My own English-language education experience was remarkably consistent for its entire duration. Both at school and at university, I received instruction through face-to-face contact with teachers, and at the end of the course I was tested in a written examination on my retained knowledge, with the exam typically determining how I was deemed to have performed in the subject. At school the exam result was balanced by what we would now call continuous assessment, but mostly the overall result depended on the examination. At university there was, at the time, no continuous assessment at all: the exam result was absolutely everything.
My German language experience was somewhat different. At my secondary school in Germany, I was tested at various intervals during the year through so-called ‘Arbeiten’, which were written assignments, some (but not all) performed under exam conditions. These were staggered through the year, so that I gradually built up my performance profile. The final grade on leaving school was determined by the exam called the Abitur, which had a written and an oral element.
Fast forward to 2000, the last year during which I undertook regular teaching duties at my then university, the University of Hull. My main module – the one I taught by myself – did not have an examination element at all, but was assessed entirely through project work carried out during the year. Other modules to which I contributed had mixed elements of examination and continuous assessment.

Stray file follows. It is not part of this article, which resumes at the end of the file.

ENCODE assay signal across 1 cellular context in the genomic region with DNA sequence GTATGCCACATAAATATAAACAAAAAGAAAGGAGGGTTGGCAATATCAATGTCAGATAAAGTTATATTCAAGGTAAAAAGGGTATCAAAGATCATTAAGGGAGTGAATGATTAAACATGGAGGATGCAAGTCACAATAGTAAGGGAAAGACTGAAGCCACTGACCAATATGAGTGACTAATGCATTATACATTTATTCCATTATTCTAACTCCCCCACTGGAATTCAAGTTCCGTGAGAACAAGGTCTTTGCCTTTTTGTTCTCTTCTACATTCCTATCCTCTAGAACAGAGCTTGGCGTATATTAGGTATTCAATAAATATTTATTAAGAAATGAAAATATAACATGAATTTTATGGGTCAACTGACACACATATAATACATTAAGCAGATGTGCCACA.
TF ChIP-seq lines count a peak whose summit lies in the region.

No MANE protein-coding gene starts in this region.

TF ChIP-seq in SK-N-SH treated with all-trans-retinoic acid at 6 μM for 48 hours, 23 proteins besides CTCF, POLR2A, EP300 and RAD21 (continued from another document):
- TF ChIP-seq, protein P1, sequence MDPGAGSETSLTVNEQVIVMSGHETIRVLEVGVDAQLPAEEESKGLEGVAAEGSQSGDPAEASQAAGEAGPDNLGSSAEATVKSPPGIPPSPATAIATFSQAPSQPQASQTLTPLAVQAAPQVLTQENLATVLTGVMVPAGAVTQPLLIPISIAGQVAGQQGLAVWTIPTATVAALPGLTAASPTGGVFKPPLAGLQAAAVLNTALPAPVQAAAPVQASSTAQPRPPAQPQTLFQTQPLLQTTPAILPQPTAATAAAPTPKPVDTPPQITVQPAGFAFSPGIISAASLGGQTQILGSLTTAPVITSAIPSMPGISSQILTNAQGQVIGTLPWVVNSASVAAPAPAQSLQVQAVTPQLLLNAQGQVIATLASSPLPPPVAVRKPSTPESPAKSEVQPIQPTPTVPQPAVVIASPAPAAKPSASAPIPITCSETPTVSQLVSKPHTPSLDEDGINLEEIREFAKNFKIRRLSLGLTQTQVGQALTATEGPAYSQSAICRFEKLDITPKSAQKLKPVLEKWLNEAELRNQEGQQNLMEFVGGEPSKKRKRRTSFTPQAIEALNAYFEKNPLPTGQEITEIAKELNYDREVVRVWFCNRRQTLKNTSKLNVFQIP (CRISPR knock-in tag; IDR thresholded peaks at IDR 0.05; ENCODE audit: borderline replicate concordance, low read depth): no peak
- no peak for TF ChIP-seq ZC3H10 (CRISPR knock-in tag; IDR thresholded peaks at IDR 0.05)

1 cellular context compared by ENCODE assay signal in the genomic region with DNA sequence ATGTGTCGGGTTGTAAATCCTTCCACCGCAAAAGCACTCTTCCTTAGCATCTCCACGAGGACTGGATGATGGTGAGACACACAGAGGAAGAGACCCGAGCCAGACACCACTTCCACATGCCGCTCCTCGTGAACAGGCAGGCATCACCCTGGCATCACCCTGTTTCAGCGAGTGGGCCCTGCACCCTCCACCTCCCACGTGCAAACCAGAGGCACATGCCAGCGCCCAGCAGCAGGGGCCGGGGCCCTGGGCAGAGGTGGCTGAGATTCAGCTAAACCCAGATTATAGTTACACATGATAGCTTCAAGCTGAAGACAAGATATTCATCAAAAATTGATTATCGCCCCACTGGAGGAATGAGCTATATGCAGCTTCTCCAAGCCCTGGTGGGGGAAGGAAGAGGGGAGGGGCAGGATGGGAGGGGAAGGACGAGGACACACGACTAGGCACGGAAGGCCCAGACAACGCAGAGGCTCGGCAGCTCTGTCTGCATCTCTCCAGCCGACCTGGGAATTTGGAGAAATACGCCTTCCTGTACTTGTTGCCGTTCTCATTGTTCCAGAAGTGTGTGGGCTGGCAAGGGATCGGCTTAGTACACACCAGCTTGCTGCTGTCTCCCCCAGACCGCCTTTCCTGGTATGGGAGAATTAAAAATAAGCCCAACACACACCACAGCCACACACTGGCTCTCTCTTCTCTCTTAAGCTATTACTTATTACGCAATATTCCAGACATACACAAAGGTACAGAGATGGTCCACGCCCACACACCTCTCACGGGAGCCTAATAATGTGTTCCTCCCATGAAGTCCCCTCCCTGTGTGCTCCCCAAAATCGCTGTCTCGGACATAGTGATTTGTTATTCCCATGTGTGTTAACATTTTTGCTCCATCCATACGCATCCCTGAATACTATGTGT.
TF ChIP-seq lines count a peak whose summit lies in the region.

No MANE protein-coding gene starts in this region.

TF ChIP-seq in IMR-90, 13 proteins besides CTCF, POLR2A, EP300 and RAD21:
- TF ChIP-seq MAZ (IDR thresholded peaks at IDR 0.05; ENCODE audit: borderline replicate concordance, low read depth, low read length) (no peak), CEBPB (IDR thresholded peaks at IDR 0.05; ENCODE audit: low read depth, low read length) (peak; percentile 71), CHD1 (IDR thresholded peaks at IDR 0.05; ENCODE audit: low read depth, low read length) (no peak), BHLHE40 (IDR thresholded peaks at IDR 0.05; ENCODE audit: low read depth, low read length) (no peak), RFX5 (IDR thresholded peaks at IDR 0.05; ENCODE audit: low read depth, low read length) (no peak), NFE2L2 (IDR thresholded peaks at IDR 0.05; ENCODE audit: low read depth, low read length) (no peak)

In fact, it has for a while been a topic of pedagogical debate as to whether exams are a good way of testing ability and achievement, or a bad way. Opinions are divided. Some believe that as they are conducted in conditions where things such as plagiarism and cheating can be controlled they are a more accurate reflection of a student’s performance; others believe that they encourage memory exercises only and discourage intellectual ingenuity or independent thinking. Others simply don’t know and hedge their bets (and support a mixed mode).
It is perhaps time that this issue was handled more systematically. It is of course likely that not all learning can be tested in the same way. First years students need to be assessed differently from final year students, and those doing a PhD need to be tested in a wholly different way. But we do need to have a clear understanding, on pedagogical grounds, of what is right in each case, and there should be more consistency, even in a system that allows for variety. And we need to come to an understanding of the potential and risks involved in online testing, with multiple choice or other formats.
There has been some research on this – see this book, for example – but in practice there is little sign that an integrated approach based on evidence and analysis is being applied. It is probably time for that now.